They began to talk about the balance between dates and battles students need to "know" for historical context, and the kinds of analysis a student with a history degree may be expected to do. What intellectual tasks should a senior history major be able to complete by the time she graduates? Should she be able to define the historical context for a given event, to analyze the event from competing perspectives within that context, to evaluate how that event compares with another in an entirely different context, or to imagine how that event would play out if many of the same forces occurred in a contemporary context?
We had to ask ourselves, "If students achieve the right kind of learning in my class or our degree program, what would it look like and where would we see it?" Strategies for getting students to create demonstrations of learning had to be imagined and developed. We had to wonder where we might build opportunities to practice that kind of learning. We had to ask if the essay tests, papers, problem sets, and exams that were traditional in many fields were appropriate measures to demonstrate "doing." We had to talk to students about why multiple-choice tests were OK in some settings and for some purposes but were often insufficient for either practicing or demonstrating specific kinds of learning that mattered.
We had to become more purposeful about what happens in our programs of study and our classes. Talking about assessment provoked discussions about the value of backward design: Rather than plan a class by choosing a text and then dividing the semester into segments corresponding with chapters, we recognized that learning might be better achieved if we named what students should get from a class, figured out how we’d like to see them demonstrate that learning, and structured the semester to prepare students for doing that demonstration. We had to think about what students would do rather than what we’d say.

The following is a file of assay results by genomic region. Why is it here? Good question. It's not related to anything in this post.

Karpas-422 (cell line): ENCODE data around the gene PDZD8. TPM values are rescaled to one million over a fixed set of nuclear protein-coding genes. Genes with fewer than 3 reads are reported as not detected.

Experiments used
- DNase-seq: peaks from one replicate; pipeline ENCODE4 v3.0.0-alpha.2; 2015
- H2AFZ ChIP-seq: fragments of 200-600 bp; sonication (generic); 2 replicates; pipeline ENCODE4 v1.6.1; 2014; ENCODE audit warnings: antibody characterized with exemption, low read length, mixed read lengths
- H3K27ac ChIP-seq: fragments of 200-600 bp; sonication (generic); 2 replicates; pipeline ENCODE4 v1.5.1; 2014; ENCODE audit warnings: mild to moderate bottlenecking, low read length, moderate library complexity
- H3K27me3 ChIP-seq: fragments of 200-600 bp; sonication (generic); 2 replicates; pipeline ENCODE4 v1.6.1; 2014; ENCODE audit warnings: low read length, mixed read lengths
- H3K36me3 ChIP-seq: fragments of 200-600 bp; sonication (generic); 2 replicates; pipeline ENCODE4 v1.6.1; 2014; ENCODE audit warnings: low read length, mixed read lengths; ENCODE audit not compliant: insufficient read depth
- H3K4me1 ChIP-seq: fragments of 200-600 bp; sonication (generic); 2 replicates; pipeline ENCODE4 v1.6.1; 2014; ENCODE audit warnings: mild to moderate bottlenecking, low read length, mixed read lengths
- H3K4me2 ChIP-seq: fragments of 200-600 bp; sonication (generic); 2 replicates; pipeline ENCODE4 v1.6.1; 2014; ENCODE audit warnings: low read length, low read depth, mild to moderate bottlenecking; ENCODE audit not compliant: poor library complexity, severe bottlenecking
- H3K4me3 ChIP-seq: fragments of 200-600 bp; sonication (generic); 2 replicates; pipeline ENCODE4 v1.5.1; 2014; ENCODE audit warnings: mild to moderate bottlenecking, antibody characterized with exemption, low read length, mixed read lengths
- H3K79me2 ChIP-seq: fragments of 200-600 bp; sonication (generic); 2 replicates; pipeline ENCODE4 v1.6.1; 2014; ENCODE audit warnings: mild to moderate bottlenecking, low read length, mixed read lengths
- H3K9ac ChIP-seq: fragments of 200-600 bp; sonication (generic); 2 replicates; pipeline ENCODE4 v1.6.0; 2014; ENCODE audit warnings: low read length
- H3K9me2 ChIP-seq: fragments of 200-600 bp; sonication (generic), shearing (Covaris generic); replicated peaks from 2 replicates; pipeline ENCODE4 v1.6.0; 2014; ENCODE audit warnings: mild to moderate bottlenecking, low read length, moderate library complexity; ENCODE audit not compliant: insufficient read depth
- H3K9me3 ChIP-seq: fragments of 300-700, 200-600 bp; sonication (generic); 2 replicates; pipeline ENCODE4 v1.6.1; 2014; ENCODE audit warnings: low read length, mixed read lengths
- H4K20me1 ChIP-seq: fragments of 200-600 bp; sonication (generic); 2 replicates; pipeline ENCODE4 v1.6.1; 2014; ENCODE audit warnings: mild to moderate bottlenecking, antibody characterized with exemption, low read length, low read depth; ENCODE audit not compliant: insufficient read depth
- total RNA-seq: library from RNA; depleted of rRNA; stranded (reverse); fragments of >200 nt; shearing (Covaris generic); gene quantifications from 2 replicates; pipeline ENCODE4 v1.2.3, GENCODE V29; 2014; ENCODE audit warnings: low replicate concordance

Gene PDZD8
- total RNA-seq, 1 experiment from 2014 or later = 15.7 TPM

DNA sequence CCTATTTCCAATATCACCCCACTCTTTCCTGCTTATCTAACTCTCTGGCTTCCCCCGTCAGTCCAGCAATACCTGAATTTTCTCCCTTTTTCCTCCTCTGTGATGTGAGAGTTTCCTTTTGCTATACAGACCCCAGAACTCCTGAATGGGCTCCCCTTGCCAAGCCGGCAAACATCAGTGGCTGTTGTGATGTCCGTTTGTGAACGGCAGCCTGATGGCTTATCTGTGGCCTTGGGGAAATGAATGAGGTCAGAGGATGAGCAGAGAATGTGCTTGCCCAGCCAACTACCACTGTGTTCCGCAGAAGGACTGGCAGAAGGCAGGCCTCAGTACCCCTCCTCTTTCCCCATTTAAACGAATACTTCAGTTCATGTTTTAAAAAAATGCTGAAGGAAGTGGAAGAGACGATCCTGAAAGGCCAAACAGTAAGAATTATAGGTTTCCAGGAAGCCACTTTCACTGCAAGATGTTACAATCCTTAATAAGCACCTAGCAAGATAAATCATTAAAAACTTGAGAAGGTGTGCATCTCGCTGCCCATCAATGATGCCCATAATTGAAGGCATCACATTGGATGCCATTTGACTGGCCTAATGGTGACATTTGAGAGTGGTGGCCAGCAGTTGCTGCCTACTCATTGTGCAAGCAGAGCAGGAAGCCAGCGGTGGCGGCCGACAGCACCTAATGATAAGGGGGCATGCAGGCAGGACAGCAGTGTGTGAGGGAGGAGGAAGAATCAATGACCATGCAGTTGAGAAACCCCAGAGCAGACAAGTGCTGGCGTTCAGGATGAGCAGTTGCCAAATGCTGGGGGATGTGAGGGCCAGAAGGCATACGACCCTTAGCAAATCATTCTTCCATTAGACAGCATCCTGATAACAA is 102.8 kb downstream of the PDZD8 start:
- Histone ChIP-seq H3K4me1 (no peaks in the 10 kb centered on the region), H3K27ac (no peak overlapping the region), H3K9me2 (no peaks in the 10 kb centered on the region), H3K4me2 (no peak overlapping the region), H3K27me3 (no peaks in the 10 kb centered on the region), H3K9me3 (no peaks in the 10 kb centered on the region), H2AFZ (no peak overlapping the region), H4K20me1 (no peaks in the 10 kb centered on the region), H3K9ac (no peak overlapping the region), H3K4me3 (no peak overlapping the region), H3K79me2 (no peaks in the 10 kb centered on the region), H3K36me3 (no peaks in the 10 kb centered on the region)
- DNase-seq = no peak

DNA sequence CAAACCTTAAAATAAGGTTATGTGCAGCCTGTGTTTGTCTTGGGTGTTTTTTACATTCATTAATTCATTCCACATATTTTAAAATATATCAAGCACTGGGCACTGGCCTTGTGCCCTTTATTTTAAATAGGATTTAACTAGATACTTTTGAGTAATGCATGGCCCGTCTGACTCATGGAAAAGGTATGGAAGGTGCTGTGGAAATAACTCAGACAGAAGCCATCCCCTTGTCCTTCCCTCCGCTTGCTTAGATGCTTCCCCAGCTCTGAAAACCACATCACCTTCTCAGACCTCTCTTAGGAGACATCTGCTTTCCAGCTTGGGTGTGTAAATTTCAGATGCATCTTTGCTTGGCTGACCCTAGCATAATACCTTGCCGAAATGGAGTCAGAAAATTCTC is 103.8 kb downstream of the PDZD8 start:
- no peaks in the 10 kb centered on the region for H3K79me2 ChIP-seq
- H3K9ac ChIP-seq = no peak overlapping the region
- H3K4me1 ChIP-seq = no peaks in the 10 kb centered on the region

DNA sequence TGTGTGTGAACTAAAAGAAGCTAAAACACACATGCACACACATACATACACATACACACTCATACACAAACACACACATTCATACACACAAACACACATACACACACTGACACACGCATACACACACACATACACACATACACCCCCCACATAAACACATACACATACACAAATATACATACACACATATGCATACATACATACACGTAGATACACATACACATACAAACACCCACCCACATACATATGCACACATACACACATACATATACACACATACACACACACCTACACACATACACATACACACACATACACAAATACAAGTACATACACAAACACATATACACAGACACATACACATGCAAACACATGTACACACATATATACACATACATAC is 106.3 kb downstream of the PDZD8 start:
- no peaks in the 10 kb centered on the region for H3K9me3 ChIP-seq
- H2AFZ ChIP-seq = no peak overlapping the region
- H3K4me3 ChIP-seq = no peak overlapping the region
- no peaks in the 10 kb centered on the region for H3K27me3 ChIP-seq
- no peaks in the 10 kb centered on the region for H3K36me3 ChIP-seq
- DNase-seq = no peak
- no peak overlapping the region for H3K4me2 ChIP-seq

These are huge improvements in teaching and learning practices in higher education. While I can’t say that they are ubiquitous, many faculty members now take this kind of thinking about their teaching for granted. Of course we name intended learning outcomes. Of course we think about what those outcomes should be before we write the syllabus.
There is one additional improvement that needs to be acknowledged. Thinking about the work we do in these ways requires talking to one another about it. In some departments, the result is that we construct a program curriculum so that learning in sophomore classes feeds into the junior-year classes those students take. We discover that the reason seniors can’t write a report or make an argument in a presentation is because none of our lower-level courses provided practice in that.
Who knew? But now that we know, we can talk about how to fix those problems. We can engage in discussion about curriculum, sequencing, and learning outcomes. Our shared interest takes on an urgency beyond the "What’s wrong with students today?" discussions that are a default topic of mutual interest.
So is assessment "effective"? Yes. I’ve heard of many cases in which professors really do find something about their program or their course that they can fix once it’s been identified. Those fixes can be substantial; faculty members at my institution changed general education, and a major piece of the motivation for that work was evidence from assessments. (Is the new program better? That’s a question we’re still answering. We do know it’s better in some ways — and we know that because of assessment.)
Regardless of the scale of a fix, assessment is effective for promoting greater thoughtfulness and purpose in teaching — and for focusing our attention on learning. That matters. On that basis alone, assessment works.
Joan Hawthorne is director of assessment and regional accreditation at the University of North Dakota.